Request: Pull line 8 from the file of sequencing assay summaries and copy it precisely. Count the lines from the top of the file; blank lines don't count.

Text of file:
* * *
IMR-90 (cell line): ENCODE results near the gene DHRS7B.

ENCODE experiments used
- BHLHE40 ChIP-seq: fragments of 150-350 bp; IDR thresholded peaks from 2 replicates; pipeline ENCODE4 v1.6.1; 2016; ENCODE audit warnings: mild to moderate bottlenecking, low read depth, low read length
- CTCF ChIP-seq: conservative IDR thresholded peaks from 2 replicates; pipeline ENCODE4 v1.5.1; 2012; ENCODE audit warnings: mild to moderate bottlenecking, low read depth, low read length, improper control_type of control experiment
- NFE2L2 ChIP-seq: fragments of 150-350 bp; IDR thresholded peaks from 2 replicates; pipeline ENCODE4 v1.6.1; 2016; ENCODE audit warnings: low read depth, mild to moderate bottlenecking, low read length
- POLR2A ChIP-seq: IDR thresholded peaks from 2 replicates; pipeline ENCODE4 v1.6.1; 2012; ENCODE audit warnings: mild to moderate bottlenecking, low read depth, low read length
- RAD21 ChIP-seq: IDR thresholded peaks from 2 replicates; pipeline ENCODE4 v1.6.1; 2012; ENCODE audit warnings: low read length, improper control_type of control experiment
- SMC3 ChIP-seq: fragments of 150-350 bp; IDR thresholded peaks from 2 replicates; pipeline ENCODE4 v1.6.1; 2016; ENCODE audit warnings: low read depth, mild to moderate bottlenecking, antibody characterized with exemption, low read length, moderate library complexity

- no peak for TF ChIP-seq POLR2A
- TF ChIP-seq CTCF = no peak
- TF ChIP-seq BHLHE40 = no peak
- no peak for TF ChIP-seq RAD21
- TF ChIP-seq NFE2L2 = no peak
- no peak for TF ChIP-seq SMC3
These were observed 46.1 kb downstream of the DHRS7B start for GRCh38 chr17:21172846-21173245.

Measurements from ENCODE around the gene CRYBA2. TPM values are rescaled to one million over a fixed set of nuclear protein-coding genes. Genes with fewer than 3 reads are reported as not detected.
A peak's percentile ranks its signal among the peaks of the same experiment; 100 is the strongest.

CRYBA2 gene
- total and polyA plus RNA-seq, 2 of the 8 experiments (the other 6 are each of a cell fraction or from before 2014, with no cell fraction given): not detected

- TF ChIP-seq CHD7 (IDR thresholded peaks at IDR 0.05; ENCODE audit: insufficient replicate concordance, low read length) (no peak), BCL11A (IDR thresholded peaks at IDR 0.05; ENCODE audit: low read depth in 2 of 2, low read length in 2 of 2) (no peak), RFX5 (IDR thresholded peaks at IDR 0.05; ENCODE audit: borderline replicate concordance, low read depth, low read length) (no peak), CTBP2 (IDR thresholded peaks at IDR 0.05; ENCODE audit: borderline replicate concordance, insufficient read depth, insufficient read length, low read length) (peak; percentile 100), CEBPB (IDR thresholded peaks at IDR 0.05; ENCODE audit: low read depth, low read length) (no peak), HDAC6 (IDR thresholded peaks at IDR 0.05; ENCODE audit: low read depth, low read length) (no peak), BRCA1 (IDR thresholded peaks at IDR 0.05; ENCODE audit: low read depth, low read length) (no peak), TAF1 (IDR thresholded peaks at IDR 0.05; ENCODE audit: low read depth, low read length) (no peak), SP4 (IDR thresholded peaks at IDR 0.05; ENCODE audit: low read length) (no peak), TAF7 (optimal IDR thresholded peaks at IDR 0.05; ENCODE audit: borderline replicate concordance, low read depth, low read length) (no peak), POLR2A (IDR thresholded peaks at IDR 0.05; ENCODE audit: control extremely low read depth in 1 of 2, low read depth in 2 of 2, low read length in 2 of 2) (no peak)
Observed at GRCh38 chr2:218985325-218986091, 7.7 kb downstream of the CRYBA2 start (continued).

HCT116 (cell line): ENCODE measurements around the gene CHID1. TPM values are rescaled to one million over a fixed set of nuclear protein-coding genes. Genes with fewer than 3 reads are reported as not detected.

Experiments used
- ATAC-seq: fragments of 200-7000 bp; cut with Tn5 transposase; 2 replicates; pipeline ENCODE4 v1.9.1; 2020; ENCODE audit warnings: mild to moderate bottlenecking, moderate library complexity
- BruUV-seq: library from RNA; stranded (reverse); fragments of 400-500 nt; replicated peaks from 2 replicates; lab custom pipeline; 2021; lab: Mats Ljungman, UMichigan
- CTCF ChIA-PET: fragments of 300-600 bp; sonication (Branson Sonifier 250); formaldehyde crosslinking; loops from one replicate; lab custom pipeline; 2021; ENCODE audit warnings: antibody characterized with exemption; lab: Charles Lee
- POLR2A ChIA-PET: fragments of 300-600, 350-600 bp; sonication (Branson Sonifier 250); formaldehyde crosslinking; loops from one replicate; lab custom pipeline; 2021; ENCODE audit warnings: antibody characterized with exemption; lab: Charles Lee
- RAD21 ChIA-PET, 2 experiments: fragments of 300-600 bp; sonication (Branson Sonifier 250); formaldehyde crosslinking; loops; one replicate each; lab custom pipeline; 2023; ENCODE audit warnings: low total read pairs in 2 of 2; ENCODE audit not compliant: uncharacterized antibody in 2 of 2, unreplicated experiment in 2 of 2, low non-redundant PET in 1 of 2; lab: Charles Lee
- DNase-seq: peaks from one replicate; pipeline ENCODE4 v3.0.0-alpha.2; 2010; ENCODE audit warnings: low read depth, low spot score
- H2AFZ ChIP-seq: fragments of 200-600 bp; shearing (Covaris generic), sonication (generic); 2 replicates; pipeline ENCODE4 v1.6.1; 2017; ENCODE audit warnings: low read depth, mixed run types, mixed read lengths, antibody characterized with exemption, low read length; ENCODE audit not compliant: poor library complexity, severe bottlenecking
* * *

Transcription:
- SMC3 ChIP-seq: fragments of 150-350 bp; IDR thresholded peaks from 2 replicates; pipeline ENCODE4 v1.6.1; 2016; ENCODE audit warnings: low read depth, mild to moderate bottlenecking, antibody characterized with exemption, low read length, moderate library complexity